This tool for evaluating the spread of junk news on Facebook was built by the Computational Propaganda project (COMPROP) at the Oxford Internet Institute (OII), University of Oxford. Our aim in building this tool is to help researchers, policy makers, and social media platforms understand the impact of junk news on public life. We do not endorse the spread of junk news, and do not make money by aggregating this content.

This work is funded by the European Research Council through the grant “Computational Propaganda: Investigating the Impact of Algorithms and Bots on Political Discourse in Europe,” Proposal 648311, 2015-2020, Philip N. Howard, Principal Investigator, and the grant "Restoring Trust in Social Media Civic Engagement," Proposal Number: 767454, 2017-2018, Philip N. Howard, Principal Investigator. We are grateful for additional support from the Open Society Foundation and Ford Foundation. Project activities were approved by the University of Oxford’s Research Ethics Committee, CUREC OII C1A 15-044. Any opinions, findings, and conclusions or recommendations expressed in this material are those of the researchers and do not necessarily reflect the views of the funders, or the University of Oxford.

We thank Shaun A. Noordin, Adham Tamer and John Gilbert of the OII, and Mike Antcliffe of Achromatic Security, for their valuable web development and security testing work on this project.

Instructions for Accessing and Using the Full Aggregator

All of the site is public including the Top 10 Aggregator, except the full Aggregator. To access to the full Aggregator, please click the "Sign Up" link to request access. Login credentials will be sent to you in due course. When you have them click on the "Log In" link and enter these credentials to see the full Aggregator.

Once you’ve logged in to the full Aggregator, you will see a main page ("Explore" in the navigation bar), that goes back up to one month. You can search and filter both pages in the exact same way.

On the main page of the aggregator ("Explore" link), you can select how far back into the past you want the Facebook posts to go ("Showing Facebook news posts from the last ... "). You can also optionally filter results by keyword (in the "optionally filtered by content" box) or by publisher name. In addition, you can sort by Newest or Oldest posts in the selected period. And/or you can sort by each engagement type, e.g. to get most Liked posts first. And/or you can sort by the age-adjusted version of the latter.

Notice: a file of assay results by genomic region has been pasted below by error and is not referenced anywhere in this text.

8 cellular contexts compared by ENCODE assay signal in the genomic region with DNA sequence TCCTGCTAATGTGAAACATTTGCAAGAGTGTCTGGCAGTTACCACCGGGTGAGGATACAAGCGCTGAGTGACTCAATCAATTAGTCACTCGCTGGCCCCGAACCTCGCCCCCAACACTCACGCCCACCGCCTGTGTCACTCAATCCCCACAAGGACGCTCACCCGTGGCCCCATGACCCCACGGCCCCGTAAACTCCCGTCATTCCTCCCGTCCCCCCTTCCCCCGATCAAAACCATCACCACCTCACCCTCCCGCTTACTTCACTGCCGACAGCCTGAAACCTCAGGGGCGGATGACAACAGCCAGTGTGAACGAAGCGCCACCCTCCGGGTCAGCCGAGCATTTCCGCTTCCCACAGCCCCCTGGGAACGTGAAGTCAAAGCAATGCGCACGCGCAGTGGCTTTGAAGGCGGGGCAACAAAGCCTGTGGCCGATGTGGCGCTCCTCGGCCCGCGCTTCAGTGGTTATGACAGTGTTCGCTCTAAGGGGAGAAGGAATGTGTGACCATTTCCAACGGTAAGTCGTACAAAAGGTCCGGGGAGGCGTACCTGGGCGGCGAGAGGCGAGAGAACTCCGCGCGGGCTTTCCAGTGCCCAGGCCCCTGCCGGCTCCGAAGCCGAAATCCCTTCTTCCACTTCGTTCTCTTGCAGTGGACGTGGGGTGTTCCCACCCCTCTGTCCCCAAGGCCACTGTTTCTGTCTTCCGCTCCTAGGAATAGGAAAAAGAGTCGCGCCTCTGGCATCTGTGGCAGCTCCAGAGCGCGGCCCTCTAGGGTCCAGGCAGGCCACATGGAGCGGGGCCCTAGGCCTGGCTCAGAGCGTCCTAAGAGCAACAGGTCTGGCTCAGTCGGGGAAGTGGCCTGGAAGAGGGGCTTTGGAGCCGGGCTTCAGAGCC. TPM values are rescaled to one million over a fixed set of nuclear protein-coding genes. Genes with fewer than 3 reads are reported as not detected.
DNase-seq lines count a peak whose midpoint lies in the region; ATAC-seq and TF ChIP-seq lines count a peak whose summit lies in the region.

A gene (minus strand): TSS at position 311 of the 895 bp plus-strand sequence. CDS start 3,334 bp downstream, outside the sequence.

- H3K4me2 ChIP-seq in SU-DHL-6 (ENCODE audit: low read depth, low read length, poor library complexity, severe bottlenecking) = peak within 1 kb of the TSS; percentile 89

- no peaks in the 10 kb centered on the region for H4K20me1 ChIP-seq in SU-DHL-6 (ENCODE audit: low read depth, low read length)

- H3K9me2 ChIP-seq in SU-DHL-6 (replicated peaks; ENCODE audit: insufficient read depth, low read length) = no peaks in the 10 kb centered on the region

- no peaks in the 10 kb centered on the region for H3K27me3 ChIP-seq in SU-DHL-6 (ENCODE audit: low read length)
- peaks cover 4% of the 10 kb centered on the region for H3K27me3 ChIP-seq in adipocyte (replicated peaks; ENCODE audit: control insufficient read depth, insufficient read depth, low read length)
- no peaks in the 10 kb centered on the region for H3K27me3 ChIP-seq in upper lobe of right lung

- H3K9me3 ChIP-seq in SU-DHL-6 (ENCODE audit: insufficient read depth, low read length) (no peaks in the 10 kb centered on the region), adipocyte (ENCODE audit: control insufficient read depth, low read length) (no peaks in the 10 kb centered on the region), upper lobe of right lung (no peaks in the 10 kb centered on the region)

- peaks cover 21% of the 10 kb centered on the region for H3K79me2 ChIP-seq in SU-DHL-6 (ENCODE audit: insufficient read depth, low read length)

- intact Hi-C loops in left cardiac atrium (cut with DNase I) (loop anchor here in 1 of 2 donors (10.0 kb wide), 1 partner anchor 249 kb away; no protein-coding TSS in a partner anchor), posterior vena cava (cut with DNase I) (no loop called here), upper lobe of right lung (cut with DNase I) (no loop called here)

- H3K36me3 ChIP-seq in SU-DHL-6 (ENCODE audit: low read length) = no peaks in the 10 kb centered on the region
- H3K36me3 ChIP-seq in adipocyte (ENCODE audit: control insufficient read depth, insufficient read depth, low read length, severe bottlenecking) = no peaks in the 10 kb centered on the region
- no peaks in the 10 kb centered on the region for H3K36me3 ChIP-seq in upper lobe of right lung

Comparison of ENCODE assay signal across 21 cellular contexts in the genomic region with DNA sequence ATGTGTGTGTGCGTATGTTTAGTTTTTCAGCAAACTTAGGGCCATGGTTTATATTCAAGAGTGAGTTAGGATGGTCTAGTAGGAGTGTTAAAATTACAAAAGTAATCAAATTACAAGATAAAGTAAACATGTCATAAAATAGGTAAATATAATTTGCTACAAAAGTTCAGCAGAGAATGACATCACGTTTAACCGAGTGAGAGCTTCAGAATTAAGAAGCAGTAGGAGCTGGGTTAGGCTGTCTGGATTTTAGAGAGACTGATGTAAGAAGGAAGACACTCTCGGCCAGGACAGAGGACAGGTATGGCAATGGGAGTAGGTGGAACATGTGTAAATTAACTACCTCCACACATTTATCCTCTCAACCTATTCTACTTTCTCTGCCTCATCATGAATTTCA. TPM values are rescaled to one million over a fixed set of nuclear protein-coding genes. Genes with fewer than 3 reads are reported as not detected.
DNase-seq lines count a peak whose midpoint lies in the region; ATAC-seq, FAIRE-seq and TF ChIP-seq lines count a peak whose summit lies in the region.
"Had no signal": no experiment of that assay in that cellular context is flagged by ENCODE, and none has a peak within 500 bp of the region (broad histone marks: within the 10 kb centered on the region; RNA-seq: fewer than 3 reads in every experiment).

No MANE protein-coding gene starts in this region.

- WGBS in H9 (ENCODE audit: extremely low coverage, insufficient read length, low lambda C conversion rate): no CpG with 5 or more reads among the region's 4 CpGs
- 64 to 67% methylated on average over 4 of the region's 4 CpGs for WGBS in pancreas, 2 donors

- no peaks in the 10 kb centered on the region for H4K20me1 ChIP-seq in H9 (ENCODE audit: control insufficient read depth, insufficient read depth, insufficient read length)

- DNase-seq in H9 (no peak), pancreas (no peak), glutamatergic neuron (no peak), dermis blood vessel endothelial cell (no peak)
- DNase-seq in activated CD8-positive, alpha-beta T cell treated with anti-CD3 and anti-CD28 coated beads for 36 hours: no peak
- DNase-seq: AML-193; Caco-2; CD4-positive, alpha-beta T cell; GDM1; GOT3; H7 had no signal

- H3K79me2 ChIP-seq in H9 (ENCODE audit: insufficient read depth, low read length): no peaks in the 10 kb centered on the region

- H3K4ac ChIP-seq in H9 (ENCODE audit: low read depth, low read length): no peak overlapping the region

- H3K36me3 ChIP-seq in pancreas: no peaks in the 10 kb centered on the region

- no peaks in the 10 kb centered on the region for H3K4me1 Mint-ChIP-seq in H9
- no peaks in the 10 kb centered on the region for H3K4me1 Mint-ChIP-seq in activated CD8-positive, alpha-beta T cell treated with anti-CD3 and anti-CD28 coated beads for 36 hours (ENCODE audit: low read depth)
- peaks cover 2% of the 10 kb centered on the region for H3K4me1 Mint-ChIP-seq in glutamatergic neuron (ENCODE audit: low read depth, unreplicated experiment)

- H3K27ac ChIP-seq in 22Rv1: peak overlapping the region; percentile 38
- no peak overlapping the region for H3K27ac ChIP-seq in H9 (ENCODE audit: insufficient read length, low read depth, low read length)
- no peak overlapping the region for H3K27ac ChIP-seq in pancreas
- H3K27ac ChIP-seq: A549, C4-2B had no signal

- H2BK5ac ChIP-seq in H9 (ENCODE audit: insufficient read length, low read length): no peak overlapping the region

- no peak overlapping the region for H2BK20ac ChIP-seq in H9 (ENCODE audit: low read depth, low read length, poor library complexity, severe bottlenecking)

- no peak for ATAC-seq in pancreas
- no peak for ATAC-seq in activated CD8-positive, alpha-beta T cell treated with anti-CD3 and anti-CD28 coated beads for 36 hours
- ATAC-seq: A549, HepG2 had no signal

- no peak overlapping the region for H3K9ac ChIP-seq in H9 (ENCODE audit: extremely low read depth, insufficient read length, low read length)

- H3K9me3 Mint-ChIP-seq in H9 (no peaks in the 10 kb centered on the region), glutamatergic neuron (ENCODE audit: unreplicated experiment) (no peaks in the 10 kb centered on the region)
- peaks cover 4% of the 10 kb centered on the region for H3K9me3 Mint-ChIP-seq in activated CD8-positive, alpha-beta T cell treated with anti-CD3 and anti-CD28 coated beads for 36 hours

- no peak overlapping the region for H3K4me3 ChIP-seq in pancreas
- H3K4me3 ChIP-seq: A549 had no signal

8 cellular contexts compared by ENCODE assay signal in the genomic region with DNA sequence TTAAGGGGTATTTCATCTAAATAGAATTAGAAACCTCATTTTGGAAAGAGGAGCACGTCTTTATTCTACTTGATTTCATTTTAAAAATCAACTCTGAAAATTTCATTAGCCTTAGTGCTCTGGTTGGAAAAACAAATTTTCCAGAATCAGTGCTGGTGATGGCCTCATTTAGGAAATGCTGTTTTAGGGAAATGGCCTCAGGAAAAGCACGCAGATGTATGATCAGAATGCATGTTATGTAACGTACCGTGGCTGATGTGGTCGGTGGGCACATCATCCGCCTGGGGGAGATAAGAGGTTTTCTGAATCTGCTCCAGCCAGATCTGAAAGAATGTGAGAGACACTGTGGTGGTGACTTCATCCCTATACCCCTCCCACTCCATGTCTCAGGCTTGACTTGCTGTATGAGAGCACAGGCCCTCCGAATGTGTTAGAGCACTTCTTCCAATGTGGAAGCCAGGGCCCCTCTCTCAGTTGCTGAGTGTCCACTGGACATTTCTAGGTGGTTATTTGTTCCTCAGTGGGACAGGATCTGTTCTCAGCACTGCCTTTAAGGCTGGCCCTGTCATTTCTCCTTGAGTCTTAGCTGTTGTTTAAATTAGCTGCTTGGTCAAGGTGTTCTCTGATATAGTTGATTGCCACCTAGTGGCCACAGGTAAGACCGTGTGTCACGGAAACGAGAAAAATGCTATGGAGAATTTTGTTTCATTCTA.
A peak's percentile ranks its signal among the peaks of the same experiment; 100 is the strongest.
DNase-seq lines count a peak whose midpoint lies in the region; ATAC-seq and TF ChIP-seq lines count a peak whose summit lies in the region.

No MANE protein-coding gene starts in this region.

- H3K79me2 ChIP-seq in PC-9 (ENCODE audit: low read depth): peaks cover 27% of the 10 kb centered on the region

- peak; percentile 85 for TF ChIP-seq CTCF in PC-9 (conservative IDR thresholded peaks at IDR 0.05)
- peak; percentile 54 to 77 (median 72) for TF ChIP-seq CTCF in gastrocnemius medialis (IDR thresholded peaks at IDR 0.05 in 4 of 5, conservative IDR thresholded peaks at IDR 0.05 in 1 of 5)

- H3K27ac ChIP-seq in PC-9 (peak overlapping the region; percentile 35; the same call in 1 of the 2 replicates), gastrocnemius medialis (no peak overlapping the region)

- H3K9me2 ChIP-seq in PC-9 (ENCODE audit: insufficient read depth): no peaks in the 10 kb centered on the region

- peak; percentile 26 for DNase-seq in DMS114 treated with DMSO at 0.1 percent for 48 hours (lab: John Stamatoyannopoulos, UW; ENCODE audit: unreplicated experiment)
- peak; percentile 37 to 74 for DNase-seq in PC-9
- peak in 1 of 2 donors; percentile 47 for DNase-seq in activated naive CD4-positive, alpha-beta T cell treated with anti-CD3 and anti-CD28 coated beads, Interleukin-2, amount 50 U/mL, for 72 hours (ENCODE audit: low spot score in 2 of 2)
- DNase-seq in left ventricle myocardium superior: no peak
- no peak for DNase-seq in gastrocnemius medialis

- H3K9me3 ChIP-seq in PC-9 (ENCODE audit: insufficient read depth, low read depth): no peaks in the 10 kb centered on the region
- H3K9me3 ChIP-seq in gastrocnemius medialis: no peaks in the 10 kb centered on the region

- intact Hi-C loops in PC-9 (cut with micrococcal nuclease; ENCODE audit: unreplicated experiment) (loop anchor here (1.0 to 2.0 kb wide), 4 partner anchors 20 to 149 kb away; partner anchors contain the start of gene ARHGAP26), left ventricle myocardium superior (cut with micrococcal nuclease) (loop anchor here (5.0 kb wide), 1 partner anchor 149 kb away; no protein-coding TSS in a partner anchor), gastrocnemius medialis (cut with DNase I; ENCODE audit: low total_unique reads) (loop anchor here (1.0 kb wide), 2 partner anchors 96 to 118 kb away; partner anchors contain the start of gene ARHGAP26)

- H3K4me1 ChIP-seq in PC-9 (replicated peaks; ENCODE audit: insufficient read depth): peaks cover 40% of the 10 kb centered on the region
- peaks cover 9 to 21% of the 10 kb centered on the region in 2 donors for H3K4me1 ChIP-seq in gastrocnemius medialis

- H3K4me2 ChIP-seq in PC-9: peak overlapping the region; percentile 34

The age-adjusted engagement metrics offer a better way for comparing engagement levels across posts, as, due to the Facebook Graph API’s rate limits, not all posts are collected at the exact same instant. E.g. one post collected 1 minutes after it was posted, another collected 43 minutes after it was posted. At most, a post may have been collected an hour after it was posted at the latest — our data collection fetches new posts from Facebook every hour on the hour. So, to adjust for this difference in post age at the time when post data was collected, we have these age-adjusted engagement numbers (they equal the number of engagements divided by the post’s age in seconds).


The Junk News Aggregator and its Top 10 version identify "junk news" sites based on a grounded typology tested in several scientific studies conducted by the COMPROP research group. It reflects our scientific opinion and evaluation, and does not necessarily reflect the views of our funders or the University of Oxford. The basis of opinion is described in our methodology.


For any enquiries or feedback related to the Junk News Aggregator, please email: newsaggregator@oii.ox.ac.uk.